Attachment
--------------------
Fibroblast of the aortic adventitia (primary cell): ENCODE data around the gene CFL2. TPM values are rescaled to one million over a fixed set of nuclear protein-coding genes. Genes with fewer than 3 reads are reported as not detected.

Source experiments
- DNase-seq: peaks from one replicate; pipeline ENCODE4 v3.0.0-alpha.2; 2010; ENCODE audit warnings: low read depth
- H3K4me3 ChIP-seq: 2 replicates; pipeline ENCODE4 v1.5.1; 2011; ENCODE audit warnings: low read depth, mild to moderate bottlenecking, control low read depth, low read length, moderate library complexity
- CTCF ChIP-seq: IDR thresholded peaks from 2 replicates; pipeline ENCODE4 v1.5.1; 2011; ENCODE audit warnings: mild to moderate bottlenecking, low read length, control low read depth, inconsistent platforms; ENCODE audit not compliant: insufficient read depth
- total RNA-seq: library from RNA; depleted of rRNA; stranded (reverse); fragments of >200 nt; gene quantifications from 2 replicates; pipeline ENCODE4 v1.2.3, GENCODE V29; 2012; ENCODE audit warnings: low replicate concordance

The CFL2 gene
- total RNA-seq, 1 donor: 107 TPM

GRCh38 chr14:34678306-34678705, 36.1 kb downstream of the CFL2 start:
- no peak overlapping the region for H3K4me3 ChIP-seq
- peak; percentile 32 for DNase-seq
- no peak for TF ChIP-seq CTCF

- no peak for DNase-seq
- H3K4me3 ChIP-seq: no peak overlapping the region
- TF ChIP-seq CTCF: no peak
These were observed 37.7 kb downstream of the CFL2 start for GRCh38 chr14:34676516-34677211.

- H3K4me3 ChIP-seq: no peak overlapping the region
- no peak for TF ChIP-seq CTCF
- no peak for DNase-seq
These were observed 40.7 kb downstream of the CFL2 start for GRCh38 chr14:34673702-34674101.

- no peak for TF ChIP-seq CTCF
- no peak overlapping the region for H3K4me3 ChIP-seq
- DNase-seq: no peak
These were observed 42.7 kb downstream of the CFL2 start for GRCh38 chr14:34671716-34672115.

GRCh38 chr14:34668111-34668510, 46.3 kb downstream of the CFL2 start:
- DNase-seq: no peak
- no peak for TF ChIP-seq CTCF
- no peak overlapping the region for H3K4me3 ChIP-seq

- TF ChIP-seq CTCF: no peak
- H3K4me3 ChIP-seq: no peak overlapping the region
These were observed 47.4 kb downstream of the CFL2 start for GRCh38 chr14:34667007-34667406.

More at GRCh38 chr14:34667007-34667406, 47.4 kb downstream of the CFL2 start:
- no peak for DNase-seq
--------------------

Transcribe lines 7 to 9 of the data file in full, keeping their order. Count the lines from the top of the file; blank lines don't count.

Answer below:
The CFL2 gene
- total RNA-seq, 1 donor: 107 TPM

GRCh38 chr14:34678306-34678705, 36.1 kb downstream of the CFL2 start: